Regular exercise makes you strong and healthy, and a healthy strong body fights off infection and disease more easily and more quickly. Regular physical activity improves the overall immune system, which is important for seniors as their immune systems are often compromised. Additionally, once a person has fallen to an ailment, rather than sapping energy reserves entirely, recovery from an illness will take less of a toll on the body if the person exercises regularly. Even light exercise, such as walking or jogging for a few minutes, can be a powerful tool for preventable disease management.

Better bone density:

People do lose some bone density as they age, post-menopausal women are particularly susceptible and can lose as much as 2 percent bone mass each year. This loss in bone mass can develop osteoporosis and cause fractures. Weight-bearing exercise such as walking or jogging can help increase the strength of bones, protects against bone loss, restores bones, contributes to better balance, and reduces the risk of osteoporosis. Better bone density will save you from falls, fractures, and broken bones. Research says that one in two women and one in five men will break a bone due to osteoporosis.

 

Reduced risk of developing dementia:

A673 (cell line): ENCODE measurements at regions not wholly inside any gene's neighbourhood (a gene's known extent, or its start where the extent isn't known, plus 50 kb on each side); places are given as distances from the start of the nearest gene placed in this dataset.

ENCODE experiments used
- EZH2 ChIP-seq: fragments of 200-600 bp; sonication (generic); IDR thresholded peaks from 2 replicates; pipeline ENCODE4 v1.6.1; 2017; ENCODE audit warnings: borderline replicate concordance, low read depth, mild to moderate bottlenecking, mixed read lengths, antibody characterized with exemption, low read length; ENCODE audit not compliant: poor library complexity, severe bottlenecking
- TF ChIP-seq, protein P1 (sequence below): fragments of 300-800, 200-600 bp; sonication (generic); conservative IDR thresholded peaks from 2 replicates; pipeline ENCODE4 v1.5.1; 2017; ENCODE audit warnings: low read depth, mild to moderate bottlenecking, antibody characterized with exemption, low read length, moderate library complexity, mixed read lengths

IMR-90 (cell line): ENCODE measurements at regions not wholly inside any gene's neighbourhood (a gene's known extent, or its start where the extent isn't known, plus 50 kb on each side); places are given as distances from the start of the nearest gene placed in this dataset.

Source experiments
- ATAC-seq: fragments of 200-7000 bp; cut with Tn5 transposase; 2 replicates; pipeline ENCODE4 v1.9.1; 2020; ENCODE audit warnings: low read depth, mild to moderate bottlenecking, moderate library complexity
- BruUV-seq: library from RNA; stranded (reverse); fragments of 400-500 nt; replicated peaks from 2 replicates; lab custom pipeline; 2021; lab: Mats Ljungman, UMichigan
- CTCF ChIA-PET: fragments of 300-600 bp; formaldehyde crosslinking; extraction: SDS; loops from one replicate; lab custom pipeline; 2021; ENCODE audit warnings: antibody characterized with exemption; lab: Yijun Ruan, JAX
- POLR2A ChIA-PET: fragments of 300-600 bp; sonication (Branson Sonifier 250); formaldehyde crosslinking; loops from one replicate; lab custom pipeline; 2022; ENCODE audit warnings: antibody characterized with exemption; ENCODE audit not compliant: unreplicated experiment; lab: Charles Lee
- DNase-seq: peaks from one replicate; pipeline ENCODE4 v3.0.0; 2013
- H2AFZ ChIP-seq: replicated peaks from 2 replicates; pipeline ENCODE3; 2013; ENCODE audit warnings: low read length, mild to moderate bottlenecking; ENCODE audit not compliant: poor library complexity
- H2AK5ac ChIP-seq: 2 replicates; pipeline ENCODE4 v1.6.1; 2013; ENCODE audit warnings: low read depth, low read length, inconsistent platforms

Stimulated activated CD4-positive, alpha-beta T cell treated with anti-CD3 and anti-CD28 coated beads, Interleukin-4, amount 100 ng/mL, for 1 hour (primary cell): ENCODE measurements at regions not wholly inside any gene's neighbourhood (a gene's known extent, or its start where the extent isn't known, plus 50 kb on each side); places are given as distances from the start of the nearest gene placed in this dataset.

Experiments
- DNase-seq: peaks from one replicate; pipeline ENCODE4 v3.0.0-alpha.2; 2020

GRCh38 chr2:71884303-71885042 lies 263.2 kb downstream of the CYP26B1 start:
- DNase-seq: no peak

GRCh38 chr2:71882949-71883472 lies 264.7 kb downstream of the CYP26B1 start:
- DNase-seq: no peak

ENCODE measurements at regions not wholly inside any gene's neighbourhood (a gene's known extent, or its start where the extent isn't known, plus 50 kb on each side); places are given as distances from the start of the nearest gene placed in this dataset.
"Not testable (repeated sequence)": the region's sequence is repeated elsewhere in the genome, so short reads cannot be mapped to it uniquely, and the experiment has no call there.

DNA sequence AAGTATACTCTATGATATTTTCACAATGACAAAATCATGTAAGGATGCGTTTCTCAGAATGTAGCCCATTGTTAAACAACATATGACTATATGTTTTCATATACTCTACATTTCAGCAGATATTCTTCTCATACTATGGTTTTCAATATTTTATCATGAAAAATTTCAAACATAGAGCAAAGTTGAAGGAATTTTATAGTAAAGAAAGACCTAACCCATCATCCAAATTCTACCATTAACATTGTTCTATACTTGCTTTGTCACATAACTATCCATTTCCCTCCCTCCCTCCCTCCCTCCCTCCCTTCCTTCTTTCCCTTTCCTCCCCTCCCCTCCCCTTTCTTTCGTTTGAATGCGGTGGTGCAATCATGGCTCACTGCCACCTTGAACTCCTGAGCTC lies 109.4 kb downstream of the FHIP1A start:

People who become sedentary in the later years of their lives are more likely to face problems like dementia. Having a good memory is very important for young as well as older adults to live an independent life. Regular physical activities, on the other hand, can help keep your brain active, and experts say that little comes close to the beneficial effects of exercise on the brain. A regular workout can aid brain functions like multitasking, and creativity, and help in preventing memory loss, cognitive decline, and dementia.

Improved cognitive function:

Like physical health benefits, there are innumerable mental health benefits that exercise has to offer. Older citizens are more likely to get stressed and depressed because usually they have very little opportunities for entertainment and they often get bored with their lives. Doing regular exercise produces endorphins, the “feel-good” hormones, which act as a stress reliever and leaves you feeling happy and satisfied. With exercise, you will be able to control all these mental challenges. Furthermore, with age cognitive functioning starts weakening and some sort of regular physical activity is required to enhance your cognition.